Black swans aren’t always negative, not by a long shot. Reading glasses were first manufactured in Italy in 1286 and within 20 years spread across the continent. I’ll make the bad pun that no one saw them coming but the fact is, for all our ingenuity and imagination, we have a tough time imagining something that hasn’t been imagined before.

Like a competitor suddenly launching a better product than yours at half the price.

What’s your black swan? What’s the impossible thing that could never happen to your company? You better identify it, because you know what? It’s likely to happen to you and sooner than you think.

(The reason Haworth’s article is so scary is that he asks what would happen if the unthinkable “black swan” happened and the United States political system really came apart at the seams. Don’t read it.)

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A View From Europe

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I NEVER, NEVER discuss politics in a business setting, much less blog about them. Instead, I discuss wine, noting that there are vineyards in the South of France (Chateau Ausone, for one) that have been more or less in constant production since the Roman Empire. If you want to talk about businesses that get it, these might be people to look at.

One wine writer I like is Jon Rimmerman, who sources unexpected and unknown wines that he finds while rambling around Europe and offers — one offer a day — via his company Garagiste. His daily e-mail offerings are a delight to read and none more so than his post today, the best thing I’ve read yet on our current position. Enjoy!

A Fly on the Wall

It’s interesting to be a fly on the wall when locals in Europe speak of the US economy, government quagmire and overall state of their “friend” on the other side of the Atlantic. Most will tell you Europe is in a worse position and the Euro is no stronger than the Dollar. When a currency is tied to so many complex and different countries and cultures, it’s nearly impossible to keep a steady hand on its true value.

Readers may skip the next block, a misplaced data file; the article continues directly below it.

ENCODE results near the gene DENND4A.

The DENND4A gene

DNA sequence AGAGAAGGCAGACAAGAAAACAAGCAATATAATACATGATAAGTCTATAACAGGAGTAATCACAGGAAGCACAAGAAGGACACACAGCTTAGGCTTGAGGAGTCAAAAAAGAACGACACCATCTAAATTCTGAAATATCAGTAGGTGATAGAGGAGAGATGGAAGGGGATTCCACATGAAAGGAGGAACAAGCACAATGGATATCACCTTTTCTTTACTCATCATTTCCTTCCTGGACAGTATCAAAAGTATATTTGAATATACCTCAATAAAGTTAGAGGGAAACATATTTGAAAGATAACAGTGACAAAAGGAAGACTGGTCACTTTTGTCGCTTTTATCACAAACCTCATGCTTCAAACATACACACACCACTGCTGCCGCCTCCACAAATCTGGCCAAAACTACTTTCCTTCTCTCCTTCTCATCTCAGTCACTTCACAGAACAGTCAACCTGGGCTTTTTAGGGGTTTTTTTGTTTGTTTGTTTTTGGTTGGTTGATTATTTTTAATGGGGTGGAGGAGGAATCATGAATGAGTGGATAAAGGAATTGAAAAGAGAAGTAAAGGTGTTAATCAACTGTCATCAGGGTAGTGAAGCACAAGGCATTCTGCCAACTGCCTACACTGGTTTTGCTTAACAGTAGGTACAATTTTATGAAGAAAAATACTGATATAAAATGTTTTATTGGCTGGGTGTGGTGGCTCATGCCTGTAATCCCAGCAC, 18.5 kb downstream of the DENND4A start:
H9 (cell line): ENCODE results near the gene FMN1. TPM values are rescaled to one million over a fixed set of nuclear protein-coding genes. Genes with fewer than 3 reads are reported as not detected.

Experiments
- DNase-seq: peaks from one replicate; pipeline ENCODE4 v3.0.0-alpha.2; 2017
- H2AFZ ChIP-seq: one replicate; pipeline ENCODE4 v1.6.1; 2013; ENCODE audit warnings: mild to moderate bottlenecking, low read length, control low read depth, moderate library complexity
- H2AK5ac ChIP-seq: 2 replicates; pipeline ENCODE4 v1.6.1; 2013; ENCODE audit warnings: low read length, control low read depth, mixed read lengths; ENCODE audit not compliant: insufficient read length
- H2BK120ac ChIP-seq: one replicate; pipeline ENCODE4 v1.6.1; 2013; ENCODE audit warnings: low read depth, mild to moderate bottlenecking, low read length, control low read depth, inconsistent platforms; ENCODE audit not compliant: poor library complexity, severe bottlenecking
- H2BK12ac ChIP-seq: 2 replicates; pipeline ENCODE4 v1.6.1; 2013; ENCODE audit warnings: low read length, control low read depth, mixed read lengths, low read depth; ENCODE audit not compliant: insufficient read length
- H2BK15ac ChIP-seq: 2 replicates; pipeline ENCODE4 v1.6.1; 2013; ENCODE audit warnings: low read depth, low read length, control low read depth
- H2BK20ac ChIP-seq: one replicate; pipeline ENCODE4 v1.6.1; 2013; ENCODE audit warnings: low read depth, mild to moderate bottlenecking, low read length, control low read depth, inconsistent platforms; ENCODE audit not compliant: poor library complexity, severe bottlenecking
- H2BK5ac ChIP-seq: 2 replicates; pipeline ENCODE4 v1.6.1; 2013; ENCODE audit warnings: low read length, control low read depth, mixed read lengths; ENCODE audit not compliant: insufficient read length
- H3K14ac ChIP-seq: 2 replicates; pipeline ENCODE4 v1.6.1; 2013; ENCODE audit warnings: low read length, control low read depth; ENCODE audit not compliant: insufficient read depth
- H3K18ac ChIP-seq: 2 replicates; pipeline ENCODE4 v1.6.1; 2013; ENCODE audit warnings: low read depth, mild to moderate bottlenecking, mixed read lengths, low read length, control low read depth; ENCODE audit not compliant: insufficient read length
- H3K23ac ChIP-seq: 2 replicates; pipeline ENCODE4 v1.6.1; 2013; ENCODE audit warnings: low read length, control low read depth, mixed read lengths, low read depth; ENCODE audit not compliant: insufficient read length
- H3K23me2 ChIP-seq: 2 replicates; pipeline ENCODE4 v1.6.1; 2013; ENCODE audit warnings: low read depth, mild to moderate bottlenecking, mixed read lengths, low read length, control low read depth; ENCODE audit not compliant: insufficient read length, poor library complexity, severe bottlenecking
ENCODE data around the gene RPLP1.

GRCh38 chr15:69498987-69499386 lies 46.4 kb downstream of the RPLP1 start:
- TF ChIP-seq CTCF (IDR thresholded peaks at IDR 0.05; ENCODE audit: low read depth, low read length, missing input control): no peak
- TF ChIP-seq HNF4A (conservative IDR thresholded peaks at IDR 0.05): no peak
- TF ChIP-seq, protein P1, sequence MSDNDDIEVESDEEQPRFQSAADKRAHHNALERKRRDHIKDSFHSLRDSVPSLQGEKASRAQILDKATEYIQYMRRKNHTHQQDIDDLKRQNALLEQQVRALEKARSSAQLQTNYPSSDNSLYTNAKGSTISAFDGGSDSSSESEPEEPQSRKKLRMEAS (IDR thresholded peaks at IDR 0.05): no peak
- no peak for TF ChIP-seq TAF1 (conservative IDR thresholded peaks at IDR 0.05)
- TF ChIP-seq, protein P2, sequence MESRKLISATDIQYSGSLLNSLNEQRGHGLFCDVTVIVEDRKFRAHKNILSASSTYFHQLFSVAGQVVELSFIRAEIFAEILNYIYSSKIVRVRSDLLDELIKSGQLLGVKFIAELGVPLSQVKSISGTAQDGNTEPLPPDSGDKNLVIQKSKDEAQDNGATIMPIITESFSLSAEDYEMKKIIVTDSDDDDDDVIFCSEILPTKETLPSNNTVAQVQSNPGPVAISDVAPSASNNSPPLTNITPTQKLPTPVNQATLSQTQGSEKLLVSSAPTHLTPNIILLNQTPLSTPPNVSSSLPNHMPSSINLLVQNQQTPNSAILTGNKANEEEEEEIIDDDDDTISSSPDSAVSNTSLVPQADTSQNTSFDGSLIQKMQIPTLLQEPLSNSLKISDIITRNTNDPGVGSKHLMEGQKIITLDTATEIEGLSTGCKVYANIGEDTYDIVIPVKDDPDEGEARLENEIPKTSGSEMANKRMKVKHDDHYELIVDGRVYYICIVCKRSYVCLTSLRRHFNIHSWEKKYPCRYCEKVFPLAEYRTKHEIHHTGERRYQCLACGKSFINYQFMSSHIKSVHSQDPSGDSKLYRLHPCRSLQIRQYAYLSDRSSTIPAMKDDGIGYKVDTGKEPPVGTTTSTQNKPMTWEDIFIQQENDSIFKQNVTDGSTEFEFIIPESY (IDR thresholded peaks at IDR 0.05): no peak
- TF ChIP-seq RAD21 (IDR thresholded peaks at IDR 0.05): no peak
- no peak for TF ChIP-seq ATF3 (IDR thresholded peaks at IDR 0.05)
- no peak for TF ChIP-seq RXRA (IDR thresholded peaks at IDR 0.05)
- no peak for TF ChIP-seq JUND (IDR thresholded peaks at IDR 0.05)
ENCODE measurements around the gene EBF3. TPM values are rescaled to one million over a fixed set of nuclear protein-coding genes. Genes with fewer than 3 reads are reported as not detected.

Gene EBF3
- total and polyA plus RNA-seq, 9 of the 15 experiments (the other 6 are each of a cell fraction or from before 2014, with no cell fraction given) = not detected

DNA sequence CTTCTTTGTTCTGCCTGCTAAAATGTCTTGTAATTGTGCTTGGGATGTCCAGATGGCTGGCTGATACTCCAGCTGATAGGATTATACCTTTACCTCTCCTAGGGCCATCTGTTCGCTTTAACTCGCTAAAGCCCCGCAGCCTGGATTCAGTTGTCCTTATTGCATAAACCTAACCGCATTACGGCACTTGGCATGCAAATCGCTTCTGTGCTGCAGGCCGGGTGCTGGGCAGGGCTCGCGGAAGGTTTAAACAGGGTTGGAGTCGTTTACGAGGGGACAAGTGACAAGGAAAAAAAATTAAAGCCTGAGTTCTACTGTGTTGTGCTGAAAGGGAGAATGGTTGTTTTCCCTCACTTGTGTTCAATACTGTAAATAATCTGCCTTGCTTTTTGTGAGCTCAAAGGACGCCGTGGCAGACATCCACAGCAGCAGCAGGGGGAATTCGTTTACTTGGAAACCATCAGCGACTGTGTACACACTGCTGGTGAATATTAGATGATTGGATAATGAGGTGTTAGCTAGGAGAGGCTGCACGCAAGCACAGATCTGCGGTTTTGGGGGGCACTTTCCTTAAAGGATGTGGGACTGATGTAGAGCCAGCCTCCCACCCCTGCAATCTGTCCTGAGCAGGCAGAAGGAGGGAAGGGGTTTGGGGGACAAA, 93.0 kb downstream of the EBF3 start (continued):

With the dollar, it’s just us – our triumphs and our sorrows.

Right now, while the world is waiting for us to bring everyone closer together, it appears we want to rip ourselves apart.

No one is perfect, not even a country…we make mistakes as everyone does. What makes the US so special is our ability to get ourselves out of a mess, to get off the floor and continue running up or downhill.

The main problem right now in the mind of many outside observers (that I chat with on foreign soil, as I did today in Umbria) is that, for the first time in many generations, the phrase “when the going gets tough, the tough get going” has an uncertain final word for the US. For many Europeans, the US was always been the last line of everything – “when the going gets tough, the US will somehow find a way to help, to make it right” – now that phrase seems to be “when the going gets tough, the tough get…?”

That makes Europe and the world nervous.

If we can’t even settle our own internal king-of-the-hill grudge matches like sensible and rational world-watchdog adults, then doesn’t it make things more precarious for new nations, those about to set up shop with democracy?

The world wants the awe-inspiring creative culture the US is known for – they crave the Spirit of St. Louis again. They still want to look up (way up) to us with a big sigh of relief that their strong older brother is there if need be. We can complain all we want about having to police the world, having to spend billions of unnecessary dollars on military infrastructure and replenishment on “wars” that few of us have two sentences of a grasp on but it’s about more than that.

The point is, with human nature such that man will always try to overpower man (or woman) with physical, mental, religious or ingenious might, someone has to tell the rest of the world to stop, not to worry, that we’ve got their back. For 100 years, that someone has been us (whether by our own insistence or realization that if we didn’t, the consequences for the entire world would be so grave, we had to). For over a century, we’ve earned the trust of a world searching for a modern direction but trust is fleeting and it has to be fostered day in and day out, regardless of past success.

Right now, the world sees our home run champs as more like Barry Bonds rather than the ideal of Roger Maris or Babe Ruth. For most of the world, the “Roger Maris” that the US has (had?) is the spark that made us sparkle. Out of nowhere, without creatine or other, we just may hit 61 out of the park when no other nation could come close.

Circa August 8th 2011, a majority of the world is nervous that the US has lost that edge.

Let’s not give them any reason to be.

All it takes is determination, an old wood bat, a leather glove and a sandlot -

Who knows, any of us – let me repeat that – any one of us (out of nowhere) just may hit 62 the old fashioned way…

…but it takes both the right and left hand firmly on the bat to do so.

Jon Rimmerman
Garagiste – August 8, 2011